Who Pays for Mobile Expenses With Your BYOD Program?

Posted on Posted in BYOD, Cost Savings

Controlling mobile costs becomes more complex when you add in a Bring Your Own Device (BYOD) program. Many employees prefer to carry one smartphone for both work and personal use, but then how should companies pay for these dual-purpose devices?

In order to address this question, we need to categorize employees by the type of work that they do, and how much they rely on mobile devices. The exact categories will be different between companies, depending on job functions. Decisions on who pays for the mobile bill will also depend largely on company culture.

Consider a spectrum of mobile workers, with employees who are 100% mobile on one end, e.g. a salesperson. On the other end are employees who are 0% mobile, e.g. an accounting clerk. 

 

100% Mobile Work

For a salesperson who is on the road 100% of the time, it’s obvious that a mobile device is required to perform work efficiently, and it makes sense for the company to pay for the equipment and monthly carrier costs. Even when these employees use the devices for personal reasons, it’s unlikely to add significant cost as most corporate plans include evening and weekend voice minutes at no additional charge.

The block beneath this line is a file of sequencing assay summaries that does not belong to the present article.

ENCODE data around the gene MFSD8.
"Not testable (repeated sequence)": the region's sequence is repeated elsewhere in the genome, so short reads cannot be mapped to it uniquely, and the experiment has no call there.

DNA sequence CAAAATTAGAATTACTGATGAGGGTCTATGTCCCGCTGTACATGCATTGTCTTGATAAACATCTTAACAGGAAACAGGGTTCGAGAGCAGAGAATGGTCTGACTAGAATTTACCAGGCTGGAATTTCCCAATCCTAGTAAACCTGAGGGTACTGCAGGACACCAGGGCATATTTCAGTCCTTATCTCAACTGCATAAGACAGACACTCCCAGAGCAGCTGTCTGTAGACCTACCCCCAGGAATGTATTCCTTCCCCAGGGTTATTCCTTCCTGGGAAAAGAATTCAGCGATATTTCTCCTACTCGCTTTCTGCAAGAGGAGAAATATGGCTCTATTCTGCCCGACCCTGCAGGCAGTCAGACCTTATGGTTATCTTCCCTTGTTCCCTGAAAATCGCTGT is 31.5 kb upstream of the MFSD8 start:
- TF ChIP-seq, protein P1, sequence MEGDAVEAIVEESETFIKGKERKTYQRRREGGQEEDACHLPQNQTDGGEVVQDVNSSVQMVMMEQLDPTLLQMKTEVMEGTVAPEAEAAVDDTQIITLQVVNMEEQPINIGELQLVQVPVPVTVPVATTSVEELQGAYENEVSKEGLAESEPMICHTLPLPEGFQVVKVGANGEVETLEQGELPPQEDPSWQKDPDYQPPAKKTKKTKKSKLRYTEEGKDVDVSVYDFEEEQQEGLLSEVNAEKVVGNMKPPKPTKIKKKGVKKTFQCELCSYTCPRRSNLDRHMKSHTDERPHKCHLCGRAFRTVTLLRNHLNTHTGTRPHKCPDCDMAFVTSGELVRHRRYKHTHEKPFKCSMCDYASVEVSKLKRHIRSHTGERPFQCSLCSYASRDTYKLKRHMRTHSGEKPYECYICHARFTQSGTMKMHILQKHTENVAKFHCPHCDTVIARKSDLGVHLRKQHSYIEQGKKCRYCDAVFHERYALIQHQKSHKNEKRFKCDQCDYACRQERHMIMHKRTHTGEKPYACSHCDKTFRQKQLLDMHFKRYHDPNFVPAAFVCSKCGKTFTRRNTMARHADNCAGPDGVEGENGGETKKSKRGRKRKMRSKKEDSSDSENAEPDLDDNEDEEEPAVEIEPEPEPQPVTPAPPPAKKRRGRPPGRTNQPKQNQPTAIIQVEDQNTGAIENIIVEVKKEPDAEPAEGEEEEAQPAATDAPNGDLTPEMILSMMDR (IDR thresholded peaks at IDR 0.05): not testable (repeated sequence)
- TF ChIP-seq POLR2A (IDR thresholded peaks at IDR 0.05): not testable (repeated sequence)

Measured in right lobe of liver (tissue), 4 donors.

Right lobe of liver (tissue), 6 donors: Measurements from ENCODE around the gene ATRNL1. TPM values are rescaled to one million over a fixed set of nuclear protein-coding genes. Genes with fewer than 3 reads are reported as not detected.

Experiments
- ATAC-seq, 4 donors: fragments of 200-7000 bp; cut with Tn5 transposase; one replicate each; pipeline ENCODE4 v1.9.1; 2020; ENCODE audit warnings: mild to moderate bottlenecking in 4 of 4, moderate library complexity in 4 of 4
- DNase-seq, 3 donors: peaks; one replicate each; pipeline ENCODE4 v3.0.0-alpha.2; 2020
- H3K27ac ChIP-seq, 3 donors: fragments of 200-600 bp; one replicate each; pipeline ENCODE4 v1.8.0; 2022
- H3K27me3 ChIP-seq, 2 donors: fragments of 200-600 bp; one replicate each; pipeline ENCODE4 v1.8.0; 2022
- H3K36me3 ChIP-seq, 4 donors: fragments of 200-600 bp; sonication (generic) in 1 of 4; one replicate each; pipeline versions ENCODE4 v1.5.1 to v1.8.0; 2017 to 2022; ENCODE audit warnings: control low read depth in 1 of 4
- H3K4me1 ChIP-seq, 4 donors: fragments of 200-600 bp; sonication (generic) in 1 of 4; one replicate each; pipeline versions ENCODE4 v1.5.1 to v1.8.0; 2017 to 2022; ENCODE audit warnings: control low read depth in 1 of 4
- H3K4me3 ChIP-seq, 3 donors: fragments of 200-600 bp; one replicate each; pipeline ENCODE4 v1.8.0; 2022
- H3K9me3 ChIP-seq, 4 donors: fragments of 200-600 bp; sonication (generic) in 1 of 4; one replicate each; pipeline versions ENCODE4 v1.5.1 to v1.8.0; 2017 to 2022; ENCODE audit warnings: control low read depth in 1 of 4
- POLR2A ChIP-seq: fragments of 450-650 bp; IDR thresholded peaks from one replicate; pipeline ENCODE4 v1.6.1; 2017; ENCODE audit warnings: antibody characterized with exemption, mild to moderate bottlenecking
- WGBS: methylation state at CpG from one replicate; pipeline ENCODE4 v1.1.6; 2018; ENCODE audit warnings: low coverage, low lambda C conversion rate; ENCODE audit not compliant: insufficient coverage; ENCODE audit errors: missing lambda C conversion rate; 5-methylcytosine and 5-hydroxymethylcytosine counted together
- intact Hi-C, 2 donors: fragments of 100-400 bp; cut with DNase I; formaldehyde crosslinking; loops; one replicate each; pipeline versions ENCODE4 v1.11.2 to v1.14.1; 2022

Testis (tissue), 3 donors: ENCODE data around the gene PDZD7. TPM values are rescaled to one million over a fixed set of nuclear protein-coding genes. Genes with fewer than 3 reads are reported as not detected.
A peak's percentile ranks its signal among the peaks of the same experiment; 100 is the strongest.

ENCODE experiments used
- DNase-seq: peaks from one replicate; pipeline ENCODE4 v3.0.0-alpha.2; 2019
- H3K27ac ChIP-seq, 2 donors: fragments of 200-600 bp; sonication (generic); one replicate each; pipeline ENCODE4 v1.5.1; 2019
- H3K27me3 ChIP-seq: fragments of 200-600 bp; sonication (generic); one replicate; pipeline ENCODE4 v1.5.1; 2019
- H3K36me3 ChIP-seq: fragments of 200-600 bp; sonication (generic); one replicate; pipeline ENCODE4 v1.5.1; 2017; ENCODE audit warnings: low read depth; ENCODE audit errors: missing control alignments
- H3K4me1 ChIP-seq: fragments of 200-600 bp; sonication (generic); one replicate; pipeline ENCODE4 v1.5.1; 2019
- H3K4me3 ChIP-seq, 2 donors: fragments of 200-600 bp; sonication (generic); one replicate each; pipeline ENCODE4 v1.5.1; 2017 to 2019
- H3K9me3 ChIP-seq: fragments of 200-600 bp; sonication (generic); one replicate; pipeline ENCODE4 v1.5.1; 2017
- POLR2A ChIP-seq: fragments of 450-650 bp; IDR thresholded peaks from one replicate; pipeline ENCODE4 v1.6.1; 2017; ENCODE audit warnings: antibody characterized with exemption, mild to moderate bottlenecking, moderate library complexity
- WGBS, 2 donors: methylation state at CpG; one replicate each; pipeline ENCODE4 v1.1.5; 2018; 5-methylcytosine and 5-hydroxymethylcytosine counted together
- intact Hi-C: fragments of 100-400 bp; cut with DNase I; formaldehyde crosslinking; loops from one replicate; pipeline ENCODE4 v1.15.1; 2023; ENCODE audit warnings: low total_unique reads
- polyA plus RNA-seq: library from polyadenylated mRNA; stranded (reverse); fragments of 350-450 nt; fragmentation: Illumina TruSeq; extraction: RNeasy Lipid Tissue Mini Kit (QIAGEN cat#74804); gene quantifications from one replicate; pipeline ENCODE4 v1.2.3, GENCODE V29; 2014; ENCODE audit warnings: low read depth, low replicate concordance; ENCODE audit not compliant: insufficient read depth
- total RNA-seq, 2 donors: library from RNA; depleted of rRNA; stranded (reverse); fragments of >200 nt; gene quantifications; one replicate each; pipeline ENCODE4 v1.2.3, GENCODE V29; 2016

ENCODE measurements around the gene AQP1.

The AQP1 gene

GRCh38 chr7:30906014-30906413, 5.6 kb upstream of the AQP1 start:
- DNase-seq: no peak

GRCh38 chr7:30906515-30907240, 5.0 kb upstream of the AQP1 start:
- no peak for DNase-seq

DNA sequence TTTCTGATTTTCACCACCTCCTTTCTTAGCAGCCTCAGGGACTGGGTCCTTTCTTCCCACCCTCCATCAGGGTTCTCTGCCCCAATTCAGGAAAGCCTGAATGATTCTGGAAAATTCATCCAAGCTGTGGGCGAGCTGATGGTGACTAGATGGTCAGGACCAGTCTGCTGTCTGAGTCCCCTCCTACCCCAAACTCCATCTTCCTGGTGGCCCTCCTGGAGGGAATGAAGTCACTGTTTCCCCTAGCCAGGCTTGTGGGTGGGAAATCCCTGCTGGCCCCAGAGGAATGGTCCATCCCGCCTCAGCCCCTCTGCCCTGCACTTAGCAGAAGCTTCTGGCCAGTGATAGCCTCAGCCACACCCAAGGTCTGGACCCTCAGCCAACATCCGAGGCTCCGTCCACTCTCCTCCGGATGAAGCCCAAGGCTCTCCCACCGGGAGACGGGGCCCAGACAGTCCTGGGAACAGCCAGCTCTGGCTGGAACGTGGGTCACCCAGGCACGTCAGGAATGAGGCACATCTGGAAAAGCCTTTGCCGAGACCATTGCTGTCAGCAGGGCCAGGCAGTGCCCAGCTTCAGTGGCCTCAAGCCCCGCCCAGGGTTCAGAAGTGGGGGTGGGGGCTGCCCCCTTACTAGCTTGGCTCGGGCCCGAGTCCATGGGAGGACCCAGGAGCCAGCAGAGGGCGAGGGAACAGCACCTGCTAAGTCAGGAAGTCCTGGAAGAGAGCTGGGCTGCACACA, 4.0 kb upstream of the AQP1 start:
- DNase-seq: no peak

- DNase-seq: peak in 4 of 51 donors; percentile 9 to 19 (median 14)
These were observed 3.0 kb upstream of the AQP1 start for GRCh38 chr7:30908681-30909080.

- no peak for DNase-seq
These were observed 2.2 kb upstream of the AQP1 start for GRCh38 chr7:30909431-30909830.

0% Mobile Work

An accounting clerk who does not require a mobile device at all for work may still want to use his personal smartphone to access corporate data. Maybe he can be productive while commuting to work on a train, or occasionally working from another location. Since it’s typically the users asking for this access, and the benefit to the company is small, it would be hard for the company to justify paying for equipment or carrier charges.

 

In between 0% and 100%

If the percentage of mobile work is low, let’s say 10%, an employee might feel unfairly burdened by the additional expense on her monthly phone bill. Companies may want to consider a stipend at this level.

At a certain point on the spectrum, the stipend is large enough that it could actually cost the company less to pay for the entire bill directly. Larger organizations can negotiate more aggressive pricing, and can take advantage of pooling usage. 

There are a number of other benefits to paying the carrier bills directly, including avoiding the hassle of the expense reimbursement process.

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